The principal method of printing designs on textiles is intaglio roller printing. In this process, the design is etched on copper rolls, a separate roll for each color in the design, the depressions are filled with printing paste, and the fabric then passes through the rolls. Another method of printing fabrics is relief roller printing. In this process, the design is raised away from the surface of the roll, and the raised portions are covered with ink. This is also called surface, peg, block, or kiss printing. Screen printing is accomplished with a design stenciled on a flat or roller screen. The screen is placed over the fabric and color is applied by squeegeeing it through the openings in the stencil. Hand-screen printing is being replaced by automatic machines. See Printing Techniques.

F. Other Finishing Processes

In addition to coloring and printing, other finishes applied to the fabric to improve its appearance and service include treatment to promote crease resistance in such textiles as cotton, linen, and spun rayons, which do not have the elasticity of silk and wool. The latest developments in crease-resistant finishes are the so-called durable press, or permanent press, finishes. In addition to wrinkle resistance, these finishes impart permanent creases where desired, as in slacks. Resistance to shrinking, staining, and soiling also may be provided by various chemical treatments. Other finishing processes protect against slipping of threads or damage by mildew, moths, or flame.

IV. Types of Textiles

Many woven fabrics are produced by variations in the weaving pattern.

A. Plain, or Taffeta, Weaves

The basic weaving pattern, in which each thread of the warp is interlaced with filling thread, or woof, is called the plain, or taffeta, weave. The word taffeta probably originated from the Persian taftah, meaning "twist." Familiar names for fabrics in the plain weave are batiste, broadcloth, calico, cambric, crepe, challis, cheesecloth, chintz, muslin, organdy, percale, seersucker, voile, and tweed.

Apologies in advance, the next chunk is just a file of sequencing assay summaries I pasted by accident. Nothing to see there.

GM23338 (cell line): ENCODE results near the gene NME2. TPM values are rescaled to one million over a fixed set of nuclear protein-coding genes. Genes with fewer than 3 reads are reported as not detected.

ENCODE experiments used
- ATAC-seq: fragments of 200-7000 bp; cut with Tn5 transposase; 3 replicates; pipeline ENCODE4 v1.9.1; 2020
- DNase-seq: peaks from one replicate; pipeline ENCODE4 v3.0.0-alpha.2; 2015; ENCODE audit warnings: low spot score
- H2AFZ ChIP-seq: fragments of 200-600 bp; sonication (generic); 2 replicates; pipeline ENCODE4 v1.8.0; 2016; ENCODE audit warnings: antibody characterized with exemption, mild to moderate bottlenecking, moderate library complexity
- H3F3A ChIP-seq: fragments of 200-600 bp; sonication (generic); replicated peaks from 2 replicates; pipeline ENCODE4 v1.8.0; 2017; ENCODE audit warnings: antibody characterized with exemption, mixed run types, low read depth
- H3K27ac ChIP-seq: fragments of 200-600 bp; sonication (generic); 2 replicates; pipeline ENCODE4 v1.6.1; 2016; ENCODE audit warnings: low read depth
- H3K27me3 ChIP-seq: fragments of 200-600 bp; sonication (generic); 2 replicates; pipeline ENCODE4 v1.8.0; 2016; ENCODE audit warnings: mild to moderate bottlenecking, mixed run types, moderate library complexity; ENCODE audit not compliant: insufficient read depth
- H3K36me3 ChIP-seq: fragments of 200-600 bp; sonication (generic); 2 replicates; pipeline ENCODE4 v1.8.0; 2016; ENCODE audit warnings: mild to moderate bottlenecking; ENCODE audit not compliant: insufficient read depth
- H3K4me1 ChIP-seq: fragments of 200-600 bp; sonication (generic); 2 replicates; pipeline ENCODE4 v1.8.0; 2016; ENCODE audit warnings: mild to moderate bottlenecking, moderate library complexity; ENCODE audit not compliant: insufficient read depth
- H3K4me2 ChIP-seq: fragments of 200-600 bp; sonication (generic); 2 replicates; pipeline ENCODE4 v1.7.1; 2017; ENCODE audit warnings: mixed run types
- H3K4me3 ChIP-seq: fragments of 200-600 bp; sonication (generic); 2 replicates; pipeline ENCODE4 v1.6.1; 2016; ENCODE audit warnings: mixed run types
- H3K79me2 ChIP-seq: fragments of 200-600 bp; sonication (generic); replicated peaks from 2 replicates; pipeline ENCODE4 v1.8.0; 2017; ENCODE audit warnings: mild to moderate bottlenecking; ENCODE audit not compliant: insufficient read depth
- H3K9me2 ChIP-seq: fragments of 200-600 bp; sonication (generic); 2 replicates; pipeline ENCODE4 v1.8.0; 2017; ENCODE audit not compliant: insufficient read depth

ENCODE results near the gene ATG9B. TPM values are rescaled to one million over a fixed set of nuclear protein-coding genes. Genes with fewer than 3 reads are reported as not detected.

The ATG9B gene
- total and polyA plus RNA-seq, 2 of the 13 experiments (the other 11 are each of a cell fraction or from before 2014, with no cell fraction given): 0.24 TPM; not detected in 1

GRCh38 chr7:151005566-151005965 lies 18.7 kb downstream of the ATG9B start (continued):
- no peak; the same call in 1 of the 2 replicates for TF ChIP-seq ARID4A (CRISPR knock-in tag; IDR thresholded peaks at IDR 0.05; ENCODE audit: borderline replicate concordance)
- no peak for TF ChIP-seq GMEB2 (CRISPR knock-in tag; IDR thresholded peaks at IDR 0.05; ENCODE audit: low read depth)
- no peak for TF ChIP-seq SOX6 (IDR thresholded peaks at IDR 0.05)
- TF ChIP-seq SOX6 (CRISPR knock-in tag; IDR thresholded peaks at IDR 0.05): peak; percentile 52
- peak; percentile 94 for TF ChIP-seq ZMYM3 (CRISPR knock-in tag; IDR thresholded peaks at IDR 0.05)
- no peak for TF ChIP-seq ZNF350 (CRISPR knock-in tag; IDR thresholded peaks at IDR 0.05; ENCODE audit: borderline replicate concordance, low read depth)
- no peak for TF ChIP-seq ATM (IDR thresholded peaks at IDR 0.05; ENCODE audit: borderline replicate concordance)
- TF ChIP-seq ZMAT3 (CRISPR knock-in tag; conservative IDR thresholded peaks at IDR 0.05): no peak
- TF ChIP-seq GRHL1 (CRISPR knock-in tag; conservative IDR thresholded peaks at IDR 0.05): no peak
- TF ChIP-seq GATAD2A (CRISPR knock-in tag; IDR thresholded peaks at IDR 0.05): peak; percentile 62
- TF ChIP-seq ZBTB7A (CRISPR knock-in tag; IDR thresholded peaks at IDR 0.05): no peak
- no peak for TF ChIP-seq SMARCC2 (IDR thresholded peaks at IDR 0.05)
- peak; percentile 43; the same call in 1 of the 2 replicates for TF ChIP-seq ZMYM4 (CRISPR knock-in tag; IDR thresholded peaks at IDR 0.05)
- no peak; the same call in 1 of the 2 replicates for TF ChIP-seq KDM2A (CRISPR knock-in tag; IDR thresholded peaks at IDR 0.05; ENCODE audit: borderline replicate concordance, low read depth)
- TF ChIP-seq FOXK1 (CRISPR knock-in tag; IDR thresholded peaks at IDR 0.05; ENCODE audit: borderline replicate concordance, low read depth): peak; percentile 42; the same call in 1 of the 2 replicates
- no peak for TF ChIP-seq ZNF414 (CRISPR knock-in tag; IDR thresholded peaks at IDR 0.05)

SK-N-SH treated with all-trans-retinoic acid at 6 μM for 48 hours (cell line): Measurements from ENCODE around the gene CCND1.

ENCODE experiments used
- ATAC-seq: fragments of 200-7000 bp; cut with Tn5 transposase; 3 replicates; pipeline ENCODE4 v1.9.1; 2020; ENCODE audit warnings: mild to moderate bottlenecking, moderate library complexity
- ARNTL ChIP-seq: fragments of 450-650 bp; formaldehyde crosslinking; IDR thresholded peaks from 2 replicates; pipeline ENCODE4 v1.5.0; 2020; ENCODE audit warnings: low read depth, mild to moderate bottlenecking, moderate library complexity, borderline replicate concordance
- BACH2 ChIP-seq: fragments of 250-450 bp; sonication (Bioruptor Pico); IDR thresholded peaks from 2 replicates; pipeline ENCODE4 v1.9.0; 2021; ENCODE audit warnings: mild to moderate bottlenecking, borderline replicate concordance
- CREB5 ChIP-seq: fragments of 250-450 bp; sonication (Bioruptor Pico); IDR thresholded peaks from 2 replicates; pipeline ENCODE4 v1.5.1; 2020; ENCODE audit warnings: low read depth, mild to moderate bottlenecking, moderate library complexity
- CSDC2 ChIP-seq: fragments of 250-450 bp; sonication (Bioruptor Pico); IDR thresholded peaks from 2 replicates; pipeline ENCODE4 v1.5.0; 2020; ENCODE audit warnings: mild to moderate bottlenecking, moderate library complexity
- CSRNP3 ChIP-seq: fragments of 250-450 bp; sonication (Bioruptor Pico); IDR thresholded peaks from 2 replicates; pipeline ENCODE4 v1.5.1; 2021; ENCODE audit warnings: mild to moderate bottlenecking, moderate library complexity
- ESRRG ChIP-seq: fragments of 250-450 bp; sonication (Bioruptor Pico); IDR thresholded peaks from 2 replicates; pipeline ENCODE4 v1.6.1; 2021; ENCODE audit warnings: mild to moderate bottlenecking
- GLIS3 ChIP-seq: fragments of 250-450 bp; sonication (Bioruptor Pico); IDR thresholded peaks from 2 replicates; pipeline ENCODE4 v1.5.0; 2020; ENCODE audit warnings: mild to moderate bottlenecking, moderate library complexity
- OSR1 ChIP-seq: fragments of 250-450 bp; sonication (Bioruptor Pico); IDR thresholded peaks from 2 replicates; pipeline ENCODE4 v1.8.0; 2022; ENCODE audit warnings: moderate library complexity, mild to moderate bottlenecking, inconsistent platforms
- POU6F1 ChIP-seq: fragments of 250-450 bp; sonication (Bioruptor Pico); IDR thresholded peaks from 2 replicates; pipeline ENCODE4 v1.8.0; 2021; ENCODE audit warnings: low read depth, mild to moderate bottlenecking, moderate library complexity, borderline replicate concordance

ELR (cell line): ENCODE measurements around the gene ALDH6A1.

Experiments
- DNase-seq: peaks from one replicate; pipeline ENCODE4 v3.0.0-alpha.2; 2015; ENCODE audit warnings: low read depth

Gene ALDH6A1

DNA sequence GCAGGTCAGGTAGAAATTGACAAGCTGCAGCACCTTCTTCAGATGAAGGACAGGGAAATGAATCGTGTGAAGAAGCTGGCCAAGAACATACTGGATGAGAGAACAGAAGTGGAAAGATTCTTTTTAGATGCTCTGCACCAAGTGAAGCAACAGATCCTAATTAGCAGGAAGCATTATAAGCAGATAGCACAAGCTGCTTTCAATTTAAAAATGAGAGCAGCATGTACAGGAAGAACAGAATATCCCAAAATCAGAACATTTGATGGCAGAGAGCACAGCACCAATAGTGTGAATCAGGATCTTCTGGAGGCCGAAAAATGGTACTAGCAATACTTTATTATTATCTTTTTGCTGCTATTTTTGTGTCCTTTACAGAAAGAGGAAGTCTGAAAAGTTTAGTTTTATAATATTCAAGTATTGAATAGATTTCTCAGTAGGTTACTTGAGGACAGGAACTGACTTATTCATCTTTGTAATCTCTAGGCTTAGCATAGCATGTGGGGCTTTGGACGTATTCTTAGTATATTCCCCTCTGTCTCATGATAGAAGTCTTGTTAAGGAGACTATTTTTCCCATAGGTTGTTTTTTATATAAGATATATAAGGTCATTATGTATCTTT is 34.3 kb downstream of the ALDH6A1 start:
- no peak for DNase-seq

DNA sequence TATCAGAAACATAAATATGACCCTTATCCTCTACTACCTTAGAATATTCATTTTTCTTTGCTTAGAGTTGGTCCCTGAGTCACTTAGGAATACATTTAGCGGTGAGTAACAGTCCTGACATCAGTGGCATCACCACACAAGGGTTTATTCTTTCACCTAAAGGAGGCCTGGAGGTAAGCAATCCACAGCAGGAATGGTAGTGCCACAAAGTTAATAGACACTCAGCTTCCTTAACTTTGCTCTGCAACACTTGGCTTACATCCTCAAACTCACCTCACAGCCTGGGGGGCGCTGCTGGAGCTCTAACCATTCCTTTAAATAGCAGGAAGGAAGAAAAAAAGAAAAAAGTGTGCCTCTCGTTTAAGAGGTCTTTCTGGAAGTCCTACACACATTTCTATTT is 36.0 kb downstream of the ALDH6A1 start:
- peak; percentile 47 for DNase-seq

Variations of the plain weave are the basket and the ribbed weave. Monk's cloth, oxford shirting, and plaids are examples of the basket weave; poplins, bengalines, and piques are ribbed weaves.

B. Twill-Weave Fabrics

The twill weave is characterized by marked diagonal lines produced by the interlacing of two warp threads with one filling thread in alternate rows. This wale, or cord, effect may be observed in such twills as herringbone, serge, worsted cheviot, jersey, foulard, surah, covert cloth, gabardine, ticking, jean, and drill. The twill weave provides the cloth with superior strength, desirable for work clothes and suits.

C. Satin Weave

Although satins are heavier in texture than twills, the principal characteristic of the satin weave is its smoothness, which is achieved at the cost of strength. The smooth surface of the satin weave is produced by passing the warp yarns over a number of filling yarns, keeping the interlacing to a minimum. The reflection of light by the exposed yarns gives the satin weave its sheen. In a filling satin, the filling yarns are passed over a succession of warp yarns. Because the filling yarns are weaker than the warp, satin weaves are subject to more abrasion but are popular, nevertheless, for their beauty. The best-known satin weaves are the crepe satin, peau de soie, sateen, and damasks. The word satin is derived from the name of the Chinese seaport Chüanchow, formerly called Zaytun, from which this type of fabric was first exported in the Middle Ages.

D. Dobby and Jacquard Weaves

These two weaves are used to produce patterned fabrics. Small, repetitive motifs, such as the bird's eye, a small diamond with a dot at the center, used in shirting and dress fabrics are dobby weaves.

Intricate patterns are produced on the Jacquard loom, named for its French inventor, Joseph Marie Jacquard. Jacquard weaves are used extensively for upholstery and drapery materials, such as brocades, brocatelles, tapestries, and matelassés.

E. Pile Weaves

Some pile weaves, including velvets, plushes, corduroys, and Turkish toweling, are produced by a combination of the plain weave and the use of wires to draw from the cloth additional warp or filling yarn, forming loops that create the pile. Turkish toweling has uncut loops, in contrast to velvets in which the loops are cut. Pile fabrics may be produced also by weaving two pile fabrics face to face and then cutting them apart. This process is more economical than the cutting of loops, required in the production of velvets. Woven carpets and rugs are pile fabrics.